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radiation hazard in one or two parts -- 2800 acres. it's a pretty big piece of property but they also did some nuclear work there for a couple decades. and there is some concern about some nuclear intimidation there, but i'm not going and i'm still feeling okay. they didn't have us where any sort of protective outfits. i think they were probably smart enough to keep us away from any of the dangerous stuff. i wanted to climb on the rocket and they wouldn't let me. thank you very much. [applause] >> you are watching booktv, nonfiction authors and books every weekend on c-span2. >> now i'm booktv from the 13th annual national book festival on the national mall in washington, d.c., harvard university law professor kenneth
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mack presents his book, "representing th"representing te creation of the civil rights lawyer." well, thank you. thank you to the library of congress for inviting me, and thank you to all of you for coming. what i would like to do today is talk little bit about the book, a little bit about how i came to write it, and i'll read just a little but also and then we will take questions. so the book. the book is a biographical account of men and women who changed america. men and women who helped transform america from a country that denied basic citizenship rights to a portion of its citizens based on race to the country that we know today that embraces racial equality as one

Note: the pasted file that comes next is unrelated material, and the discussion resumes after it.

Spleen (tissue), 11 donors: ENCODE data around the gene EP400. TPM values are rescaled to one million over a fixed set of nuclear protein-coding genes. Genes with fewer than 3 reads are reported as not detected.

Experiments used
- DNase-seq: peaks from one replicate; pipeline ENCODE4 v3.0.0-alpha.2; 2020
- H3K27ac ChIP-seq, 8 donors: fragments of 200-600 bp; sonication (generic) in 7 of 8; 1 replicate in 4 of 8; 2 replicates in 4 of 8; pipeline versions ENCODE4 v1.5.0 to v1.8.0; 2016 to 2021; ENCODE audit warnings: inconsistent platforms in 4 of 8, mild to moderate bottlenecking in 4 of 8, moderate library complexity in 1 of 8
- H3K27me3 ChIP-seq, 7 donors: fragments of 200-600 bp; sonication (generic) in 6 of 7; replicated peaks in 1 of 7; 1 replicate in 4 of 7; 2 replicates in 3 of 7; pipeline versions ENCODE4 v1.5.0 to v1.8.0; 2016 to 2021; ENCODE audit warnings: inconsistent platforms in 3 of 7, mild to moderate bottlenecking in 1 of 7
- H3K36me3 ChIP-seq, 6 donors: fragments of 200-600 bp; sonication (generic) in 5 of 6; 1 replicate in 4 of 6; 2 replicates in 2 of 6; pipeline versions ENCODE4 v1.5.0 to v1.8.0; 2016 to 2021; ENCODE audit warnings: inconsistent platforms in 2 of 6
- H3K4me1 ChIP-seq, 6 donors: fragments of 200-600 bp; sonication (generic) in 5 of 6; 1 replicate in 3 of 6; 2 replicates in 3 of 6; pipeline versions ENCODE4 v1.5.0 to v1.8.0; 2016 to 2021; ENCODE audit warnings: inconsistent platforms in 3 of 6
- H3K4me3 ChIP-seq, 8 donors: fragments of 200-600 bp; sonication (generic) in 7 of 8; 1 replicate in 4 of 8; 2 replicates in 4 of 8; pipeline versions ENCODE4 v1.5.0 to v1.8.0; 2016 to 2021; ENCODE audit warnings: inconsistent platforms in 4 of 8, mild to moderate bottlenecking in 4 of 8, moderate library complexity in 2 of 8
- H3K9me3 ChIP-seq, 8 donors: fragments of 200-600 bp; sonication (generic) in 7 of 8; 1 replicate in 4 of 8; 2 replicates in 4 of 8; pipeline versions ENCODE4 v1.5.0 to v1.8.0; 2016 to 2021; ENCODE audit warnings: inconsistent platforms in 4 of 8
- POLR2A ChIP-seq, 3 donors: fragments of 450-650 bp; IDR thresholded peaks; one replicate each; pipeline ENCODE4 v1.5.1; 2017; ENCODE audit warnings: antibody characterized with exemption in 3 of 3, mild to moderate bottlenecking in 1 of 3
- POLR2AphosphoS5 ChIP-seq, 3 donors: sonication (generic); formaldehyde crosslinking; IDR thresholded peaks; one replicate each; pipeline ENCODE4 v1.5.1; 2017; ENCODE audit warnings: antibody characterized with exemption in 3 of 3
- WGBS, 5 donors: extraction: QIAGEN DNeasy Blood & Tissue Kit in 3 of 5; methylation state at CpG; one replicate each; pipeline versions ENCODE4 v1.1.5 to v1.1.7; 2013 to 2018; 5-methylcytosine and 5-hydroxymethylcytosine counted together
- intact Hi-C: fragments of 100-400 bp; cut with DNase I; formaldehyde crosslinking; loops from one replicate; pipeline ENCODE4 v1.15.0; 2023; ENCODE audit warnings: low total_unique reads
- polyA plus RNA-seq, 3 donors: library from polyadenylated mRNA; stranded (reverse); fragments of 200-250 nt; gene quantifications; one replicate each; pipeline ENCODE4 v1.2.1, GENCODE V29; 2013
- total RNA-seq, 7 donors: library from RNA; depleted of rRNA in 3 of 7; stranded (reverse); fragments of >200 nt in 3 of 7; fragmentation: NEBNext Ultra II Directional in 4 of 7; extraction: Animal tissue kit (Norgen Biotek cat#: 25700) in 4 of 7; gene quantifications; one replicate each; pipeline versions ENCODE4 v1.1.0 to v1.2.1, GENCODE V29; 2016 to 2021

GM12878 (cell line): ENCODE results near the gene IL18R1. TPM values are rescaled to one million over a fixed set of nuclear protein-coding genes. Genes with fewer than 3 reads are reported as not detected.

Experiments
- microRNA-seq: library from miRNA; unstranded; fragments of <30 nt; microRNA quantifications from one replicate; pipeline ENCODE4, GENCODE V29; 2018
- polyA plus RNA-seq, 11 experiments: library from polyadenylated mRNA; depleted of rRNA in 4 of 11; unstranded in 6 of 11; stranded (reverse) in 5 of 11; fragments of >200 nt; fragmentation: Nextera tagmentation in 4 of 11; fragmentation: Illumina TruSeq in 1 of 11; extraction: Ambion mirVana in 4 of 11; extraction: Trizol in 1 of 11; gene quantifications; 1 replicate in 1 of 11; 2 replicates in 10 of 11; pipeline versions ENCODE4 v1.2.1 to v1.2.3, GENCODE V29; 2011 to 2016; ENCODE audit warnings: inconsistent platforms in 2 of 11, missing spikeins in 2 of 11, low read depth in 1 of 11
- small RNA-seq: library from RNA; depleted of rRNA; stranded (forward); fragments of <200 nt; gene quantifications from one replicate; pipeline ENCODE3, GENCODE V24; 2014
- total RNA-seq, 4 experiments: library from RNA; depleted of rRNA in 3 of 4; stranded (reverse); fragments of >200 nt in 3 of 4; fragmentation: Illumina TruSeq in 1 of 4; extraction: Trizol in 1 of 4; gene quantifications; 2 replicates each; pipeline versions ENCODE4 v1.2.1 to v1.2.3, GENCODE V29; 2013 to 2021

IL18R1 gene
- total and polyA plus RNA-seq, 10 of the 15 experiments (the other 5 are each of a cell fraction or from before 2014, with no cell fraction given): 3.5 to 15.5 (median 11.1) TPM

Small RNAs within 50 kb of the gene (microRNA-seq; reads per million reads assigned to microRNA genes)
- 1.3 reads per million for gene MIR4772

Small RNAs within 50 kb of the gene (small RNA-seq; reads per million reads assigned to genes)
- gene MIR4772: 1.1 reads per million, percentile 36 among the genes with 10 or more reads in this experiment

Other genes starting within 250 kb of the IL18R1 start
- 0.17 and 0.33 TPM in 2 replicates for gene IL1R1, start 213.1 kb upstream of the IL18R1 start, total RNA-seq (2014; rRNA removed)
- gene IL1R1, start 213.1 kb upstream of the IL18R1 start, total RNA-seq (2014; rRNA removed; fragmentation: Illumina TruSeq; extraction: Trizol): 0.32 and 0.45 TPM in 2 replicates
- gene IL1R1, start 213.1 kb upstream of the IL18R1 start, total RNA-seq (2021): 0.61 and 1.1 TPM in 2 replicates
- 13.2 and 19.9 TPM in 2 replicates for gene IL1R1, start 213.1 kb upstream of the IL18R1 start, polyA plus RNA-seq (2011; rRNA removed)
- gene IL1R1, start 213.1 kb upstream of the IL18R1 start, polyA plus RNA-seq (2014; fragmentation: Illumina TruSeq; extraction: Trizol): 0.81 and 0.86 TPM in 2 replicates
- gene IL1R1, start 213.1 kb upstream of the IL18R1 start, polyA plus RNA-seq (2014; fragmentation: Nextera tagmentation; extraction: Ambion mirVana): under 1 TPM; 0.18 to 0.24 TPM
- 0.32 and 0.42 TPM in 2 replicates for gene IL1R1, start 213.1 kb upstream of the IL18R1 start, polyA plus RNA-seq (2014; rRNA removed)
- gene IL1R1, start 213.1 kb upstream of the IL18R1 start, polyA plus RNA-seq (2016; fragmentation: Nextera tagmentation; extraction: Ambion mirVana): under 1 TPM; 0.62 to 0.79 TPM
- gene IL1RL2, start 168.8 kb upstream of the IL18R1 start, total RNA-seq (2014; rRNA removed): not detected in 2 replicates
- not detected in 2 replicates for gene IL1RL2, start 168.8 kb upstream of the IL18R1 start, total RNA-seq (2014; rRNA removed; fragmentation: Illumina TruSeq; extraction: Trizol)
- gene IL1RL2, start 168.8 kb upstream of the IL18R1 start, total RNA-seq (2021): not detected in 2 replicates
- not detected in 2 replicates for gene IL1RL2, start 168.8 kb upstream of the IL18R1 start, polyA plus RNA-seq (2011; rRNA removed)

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of its core principles. it's a collective biography of a group of african-american civil rights lawyers who practice law during the era of jim crow. lawyers like thurgood marshall and a number of lesser-known figures like los angeles lawyer laura miller, polly murray who has spent some of her career here in washington, d.c., raymond alexander in philadelphia and a host of others who are not that well known. this is a story that we think we know but that we do not. in fact, we all have read a bit about this story in school but some of us read about brown v. board of education are some of us may read a biography of thurgood marshall but one things i try to show in the book is that we, this is a story that's very best mother but, in fact, we don't know much about it at all. so i spent about 10 years digging around in the library of congress and lots of other places to really reconstruct a deeply contextualized story about the men and women who